Thankful Thursday: I Am But A Dustpan

I haven't written in a while because I don't want to talk about my aching feet and how too many people have told me it's my fault because I wear high heels but they don't know that shoes are the only thing that always fit (until your bunion takes over) and I don't want to be the kind of person who chooses sensible over stylish.

So I'm sorry, I don't want to bring you down or talk about the things I can't stop thinking about: the hard work and low pay of the (mostly) women who feed, wipe, bathe, dress and care for people so late in their lives and so ill that there are few people left that can care for them. 

I can't stop thinking about the craggy chasm between these (mostly) young women scraping by and the (mostly) old men at the wheel of our lives, making laws and revoking essentials, leaving dignity like a broken down car at the edge of the cliff. I don't want to talk about justice and compassion, those Boy Scout words that now seem as antiquated as landlines and paper maps.

There are calls for our greater selves to surface, to act. Am I obligated to resist, resist, resist

Empathy is a verb. But so is resignation. 

I don't want to bother you with the way my body is leaden with these thoughts and how I've turned inward and slow, how I've read three self-help books in one week and feel none the better.

Everything is a project, and I've run out of gas, will, wine. 

My neighbor, a kind older man who keeps a meticulous lawn, comes looking for me. He hasn't seen me lately, he says. "Are you okay?"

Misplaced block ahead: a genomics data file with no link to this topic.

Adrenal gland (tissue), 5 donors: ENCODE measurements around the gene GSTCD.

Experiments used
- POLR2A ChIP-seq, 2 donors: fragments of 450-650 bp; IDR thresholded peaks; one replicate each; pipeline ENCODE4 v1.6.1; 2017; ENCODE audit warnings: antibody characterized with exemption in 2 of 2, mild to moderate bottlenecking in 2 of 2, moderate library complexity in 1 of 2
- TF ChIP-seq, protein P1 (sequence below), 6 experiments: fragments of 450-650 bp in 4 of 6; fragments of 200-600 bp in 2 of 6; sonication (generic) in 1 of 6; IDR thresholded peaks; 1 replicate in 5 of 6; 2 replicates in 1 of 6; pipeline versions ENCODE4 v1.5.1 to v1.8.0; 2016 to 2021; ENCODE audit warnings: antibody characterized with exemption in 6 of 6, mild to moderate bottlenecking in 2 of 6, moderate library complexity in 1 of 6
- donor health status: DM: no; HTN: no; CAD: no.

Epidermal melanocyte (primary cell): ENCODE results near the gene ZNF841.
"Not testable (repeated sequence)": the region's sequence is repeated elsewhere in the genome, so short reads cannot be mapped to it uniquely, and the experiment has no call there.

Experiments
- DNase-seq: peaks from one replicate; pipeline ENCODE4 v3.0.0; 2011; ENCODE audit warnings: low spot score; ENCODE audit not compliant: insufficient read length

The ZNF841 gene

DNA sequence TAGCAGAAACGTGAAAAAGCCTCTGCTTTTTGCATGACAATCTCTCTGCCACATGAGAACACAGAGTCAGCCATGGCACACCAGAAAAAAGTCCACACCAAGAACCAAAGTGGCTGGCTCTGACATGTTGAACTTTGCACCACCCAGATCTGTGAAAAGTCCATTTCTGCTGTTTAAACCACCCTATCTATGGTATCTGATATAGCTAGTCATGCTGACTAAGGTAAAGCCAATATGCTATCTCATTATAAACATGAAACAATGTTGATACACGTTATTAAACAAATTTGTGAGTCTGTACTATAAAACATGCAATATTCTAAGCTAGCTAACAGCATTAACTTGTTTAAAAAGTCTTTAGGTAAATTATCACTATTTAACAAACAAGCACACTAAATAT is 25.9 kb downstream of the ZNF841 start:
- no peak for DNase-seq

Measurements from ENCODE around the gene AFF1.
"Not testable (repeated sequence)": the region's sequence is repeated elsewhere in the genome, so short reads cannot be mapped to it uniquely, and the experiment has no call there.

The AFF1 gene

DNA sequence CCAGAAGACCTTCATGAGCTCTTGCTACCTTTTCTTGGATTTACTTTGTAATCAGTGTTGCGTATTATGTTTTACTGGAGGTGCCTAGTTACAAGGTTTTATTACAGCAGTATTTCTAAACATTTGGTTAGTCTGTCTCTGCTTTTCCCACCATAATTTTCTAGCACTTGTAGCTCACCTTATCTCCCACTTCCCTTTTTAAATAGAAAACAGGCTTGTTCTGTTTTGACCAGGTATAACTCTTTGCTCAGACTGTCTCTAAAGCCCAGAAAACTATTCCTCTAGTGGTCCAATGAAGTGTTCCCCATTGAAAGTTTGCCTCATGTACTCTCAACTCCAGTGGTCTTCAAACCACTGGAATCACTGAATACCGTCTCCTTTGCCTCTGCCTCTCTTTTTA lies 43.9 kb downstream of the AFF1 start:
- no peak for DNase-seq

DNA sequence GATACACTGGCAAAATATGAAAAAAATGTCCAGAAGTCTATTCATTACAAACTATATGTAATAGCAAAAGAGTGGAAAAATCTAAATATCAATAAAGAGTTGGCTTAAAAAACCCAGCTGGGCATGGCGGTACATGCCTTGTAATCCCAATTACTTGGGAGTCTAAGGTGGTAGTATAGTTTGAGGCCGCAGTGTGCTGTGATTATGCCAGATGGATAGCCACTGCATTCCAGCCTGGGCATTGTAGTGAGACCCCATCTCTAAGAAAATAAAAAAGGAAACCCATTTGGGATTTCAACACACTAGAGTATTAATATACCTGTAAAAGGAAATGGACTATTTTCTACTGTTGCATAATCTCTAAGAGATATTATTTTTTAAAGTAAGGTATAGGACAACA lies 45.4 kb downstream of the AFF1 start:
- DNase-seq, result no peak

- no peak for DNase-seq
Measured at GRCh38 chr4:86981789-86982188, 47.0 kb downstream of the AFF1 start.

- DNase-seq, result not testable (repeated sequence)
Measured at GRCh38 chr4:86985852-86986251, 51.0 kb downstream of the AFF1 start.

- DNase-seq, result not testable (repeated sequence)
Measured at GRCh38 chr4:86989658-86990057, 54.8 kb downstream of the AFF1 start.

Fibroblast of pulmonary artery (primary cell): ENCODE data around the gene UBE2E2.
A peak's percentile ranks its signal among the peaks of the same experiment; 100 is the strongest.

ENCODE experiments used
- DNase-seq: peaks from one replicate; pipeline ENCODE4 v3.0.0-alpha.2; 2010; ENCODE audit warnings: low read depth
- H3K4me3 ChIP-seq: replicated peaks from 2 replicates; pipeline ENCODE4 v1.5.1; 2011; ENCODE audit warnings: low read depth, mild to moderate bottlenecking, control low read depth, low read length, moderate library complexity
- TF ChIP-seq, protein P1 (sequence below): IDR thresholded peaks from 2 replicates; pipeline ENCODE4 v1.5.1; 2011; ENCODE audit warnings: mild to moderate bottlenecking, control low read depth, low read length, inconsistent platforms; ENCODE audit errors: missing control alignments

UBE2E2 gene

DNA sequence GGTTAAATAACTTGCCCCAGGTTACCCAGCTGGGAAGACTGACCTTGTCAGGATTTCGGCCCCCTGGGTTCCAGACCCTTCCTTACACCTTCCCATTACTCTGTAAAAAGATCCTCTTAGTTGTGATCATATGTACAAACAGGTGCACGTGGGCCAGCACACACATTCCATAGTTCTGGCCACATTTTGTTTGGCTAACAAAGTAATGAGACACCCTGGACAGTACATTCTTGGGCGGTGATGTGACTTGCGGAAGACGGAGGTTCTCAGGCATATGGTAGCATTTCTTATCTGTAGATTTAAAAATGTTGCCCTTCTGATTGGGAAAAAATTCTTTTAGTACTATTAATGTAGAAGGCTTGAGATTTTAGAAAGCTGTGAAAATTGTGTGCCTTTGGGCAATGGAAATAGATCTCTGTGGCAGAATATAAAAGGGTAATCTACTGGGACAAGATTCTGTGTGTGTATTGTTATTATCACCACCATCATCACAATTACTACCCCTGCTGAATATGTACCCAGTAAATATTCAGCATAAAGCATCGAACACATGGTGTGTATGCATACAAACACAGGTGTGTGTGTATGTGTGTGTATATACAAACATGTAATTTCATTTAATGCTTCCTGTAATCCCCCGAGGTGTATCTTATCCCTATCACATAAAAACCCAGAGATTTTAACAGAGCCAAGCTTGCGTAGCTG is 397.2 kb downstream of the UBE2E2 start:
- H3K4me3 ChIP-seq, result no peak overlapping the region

And just like that I want to tell you that big sweeps are for grand rooms, and I am but a dustpan able to clean a small space. I am cared for and cared about. I love and am loved, and doesn't that erase, or ease, or relax for just a minute this fist I am shaking at the world? 

At the nursing home one of my favorite Bettys (a popular name among the geriatric generation) asks me again and again, "Where am I supposed to be?" 

"Right here," I say, reaching for her hand. "You're right where you're supposed to be."

Her face softens, fear subsides. "Oh good," she sighs. 

We sit together in the quiet.

"You're a pretty girl," she says. 

I'm not a girl. I have bunions and jowls and I know it's not beauty she sees but a small pause of kindness, and I want to do everything I can to live up to her words. 

This evening as the sun slips and the heat softens, I read a poem of just two lines. I can do that. Read, read, write. One line, a start. Let's not save the world, or even ourselves. Right now, in this warm glow, let's just be here, right where we belong. 



It's Thankful Thursday, a weekly pause to express appreciation for people, places, things & more. Our joy contracts and expands in relation to our gratitude. Big or small, puny or profound, what are you thankful for today? 


* With gratitude to Rebecca Lindenberg, who wrote the poem pictured at top. It appears in The Logan Notebooks. 



Sunday Morning

And when I wake up in the morning feeling love

And when I wake up in the morning with love